5uptown

Cross training for boys

14 posts in this topic

I am curious-- how old is your son, and what kind of cross training does he do? When did he start specifically cross training for ballet? Does he do this as part of his ballet training program, or supplemental to it? 

 

My son is 12, he "cross trains" with other recreational sports that he enjoys (soccer, volleyball, a little tennis), and he takes modern and jazz dance each once a week, but so far he hasn't specifically begun to work on core or upper body strength for dance. Assuming a typical progress through the levels at ballet school, he will have another two years before strength training is actually offered to him there. He is definitely aware that this is something he will need to start working on (also I expect he will also need more work on flexibility, which doesn't come easily for him). 

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My son doesn't do any actual "cross-training" in another sport but he started strength training/conditioning when he was 12 when he started full time ballet training.  They didn't have a weight room but they did a lot of push ups, hand stands, planks, etc.  When he went to a company affiliated full time program at 13 he started weight training in the weight room with a conditioning coach as a class that meets twice weekly in addition to mat classes, pilates, and Yamuna.  He also works in the weight room outside of the regularly scheduled classes to increase his strength for pas  - the conditioning coach gave him a circuit to follow.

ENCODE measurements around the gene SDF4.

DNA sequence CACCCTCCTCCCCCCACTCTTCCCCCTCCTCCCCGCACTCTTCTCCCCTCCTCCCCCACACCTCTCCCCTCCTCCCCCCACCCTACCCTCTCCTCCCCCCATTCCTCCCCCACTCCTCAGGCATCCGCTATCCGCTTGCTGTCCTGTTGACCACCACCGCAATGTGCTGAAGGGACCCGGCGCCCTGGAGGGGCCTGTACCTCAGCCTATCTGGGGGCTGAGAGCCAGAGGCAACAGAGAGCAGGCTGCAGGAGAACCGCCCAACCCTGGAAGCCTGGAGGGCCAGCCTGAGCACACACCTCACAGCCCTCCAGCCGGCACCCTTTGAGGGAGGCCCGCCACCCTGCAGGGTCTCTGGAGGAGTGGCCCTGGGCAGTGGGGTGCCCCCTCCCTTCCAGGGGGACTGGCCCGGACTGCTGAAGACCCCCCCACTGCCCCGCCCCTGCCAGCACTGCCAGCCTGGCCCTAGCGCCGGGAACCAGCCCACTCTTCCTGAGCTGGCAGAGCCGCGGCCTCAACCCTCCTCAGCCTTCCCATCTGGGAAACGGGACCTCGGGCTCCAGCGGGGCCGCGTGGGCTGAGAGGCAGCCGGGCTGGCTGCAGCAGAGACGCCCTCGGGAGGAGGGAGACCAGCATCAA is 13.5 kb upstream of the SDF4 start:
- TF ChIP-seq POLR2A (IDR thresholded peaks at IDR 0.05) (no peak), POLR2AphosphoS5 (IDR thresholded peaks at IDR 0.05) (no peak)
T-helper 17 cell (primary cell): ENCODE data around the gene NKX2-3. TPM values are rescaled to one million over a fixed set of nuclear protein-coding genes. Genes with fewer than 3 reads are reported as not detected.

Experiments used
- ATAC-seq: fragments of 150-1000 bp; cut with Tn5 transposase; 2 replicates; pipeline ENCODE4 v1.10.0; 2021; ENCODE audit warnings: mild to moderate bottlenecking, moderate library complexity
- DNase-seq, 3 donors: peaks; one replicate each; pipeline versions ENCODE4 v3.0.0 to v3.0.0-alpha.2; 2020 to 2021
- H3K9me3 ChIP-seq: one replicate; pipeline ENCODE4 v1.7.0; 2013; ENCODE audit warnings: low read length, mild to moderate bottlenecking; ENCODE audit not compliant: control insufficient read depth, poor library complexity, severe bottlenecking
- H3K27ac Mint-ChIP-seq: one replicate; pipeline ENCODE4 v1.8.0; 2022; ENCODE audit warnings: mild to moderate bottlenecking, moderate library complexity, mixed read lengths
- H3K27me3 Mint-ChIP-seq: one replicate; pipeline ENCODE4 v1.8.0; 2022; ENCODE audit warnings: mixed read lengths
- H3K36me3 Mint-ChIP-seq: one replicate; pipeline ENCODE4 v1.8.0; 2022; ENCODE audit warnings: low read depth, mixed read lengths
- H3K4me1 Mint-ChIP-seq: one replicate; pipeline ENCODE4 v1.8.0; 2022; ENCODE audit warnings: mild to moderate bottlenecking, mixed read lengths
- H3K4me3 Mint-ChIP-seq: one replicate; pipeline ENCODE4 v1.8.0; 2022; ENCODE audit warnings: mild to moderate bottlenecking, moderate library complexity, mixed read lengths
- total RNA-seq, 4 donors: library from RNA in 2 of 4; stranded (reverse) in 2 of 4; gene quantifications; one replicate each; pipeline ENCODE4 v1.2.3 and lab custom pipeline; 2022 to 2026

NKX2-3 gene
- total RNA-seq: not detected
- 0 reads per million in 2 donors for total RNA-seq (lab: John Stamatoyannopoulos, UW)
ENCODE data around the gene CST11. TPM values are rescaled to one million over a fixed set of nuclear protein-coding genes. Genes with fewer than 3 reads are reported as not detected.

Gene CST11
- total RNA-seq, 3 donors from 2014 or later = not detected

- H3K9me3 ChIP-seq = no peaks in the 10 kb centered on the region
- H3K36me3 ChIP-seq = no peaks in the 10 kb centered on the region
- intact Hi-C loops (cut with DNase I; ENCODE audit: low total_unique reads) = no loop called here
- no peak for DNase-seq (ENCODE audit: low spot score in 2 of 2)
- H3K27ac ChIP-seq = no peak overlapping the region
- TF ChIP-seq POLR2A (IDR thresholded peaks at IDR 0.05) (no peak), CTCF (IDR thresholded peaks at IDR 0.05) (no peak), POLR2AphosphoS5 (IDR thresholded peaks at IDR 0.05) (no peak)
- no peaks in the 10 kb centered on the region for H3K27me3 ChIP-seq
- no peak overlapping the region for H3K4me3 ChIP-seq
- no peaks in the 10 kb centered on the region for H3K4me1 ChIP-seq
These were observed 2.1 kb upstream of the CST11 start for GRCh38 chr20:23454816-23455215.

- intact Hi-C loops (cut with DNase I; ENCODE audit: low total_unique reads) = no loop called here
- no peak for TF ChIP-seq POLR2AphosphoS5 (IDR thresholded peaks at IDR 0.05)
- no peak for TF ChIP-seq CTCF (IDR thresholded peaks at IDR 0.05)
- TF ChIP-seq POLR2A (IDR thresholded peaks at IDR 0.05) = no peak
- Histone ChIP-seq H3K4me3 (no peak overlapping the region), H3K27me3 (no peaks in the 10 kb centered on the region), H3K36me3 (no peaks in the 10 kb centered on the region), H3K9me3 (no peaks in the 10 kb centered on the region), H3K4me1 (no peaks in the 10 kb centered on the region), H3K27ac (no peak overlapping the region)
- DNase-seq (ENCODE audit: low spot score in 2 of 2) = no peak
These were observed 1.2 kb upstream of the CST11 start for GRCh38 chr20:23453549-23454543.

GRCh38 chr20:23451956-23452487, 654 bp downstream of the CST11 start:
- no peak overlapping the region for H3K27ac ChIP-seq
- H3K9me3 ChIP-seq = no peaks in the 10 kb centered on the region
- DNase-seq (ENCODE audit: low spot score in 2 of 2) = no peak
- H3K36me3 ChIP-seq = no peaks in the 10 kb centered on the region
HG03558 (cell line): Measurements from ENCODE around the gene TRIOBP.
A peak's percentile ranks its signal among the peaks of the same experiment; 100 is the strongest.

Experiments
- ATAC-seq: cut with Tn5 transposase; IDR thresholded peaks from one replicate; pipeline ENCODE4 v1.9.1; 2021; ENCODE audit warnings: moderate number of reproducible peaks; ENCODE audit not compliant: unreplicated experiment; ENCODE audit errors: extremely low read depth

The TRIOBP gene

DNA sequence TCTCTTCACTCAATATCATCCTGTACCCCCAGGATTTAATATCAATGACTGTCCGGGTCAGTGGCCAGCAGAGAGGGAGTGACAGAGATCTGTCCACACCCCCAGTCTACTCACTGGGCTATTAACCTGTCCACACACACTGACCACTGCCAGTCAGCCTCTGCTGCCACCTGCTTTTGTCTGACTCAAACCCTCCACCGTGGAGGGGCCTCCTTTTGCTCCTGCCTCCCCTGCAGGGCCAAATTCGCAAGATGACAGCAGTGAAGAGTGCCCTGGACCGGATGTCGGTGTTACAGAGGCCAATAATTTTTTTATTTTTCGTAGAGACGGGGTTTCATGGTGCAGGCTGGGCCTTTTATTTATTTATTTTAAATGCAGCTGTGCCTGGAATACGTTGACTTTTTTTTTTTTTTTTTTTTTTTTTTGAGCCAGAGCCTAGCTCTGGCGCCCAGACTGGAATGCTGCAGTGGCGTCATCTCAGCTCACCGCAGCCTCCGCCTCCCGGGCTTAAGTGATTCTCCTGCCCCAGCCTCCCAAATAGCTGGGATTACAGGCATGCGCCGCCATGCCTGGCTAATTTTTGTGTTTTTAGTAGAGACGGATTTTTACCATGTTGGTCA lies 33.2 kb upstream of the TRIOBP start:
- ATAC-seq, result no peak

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No actual cross-training per se, but sports (baseball and track) and PE classes at school, and since about 13-14 he has had a regular daily regimen of stretching, push ups, sit-ups, planks, etc., that he does at night.

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My 16 year old son, lifts light weights with the football team 4x a week. Nothing above his body weight and generally less than 15lbs an arm and does a lot of core exercises. He also does intervals on the track, plus some resistance band workouts. We avoid any weighted squats. He plays club soccer and football for his high school team. His endurance and strength always show compared to other dancers. He has also avoided injury through having a balanced body and variety of motion. 

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BBdad, I am impressed that your son has time to play sports at high school. I don't think that will be available for my son (the two high schools which will accommodate a ballet school schedule don't have sports). We have kept him doing rec sports but I see that he will age out of those leagues soon.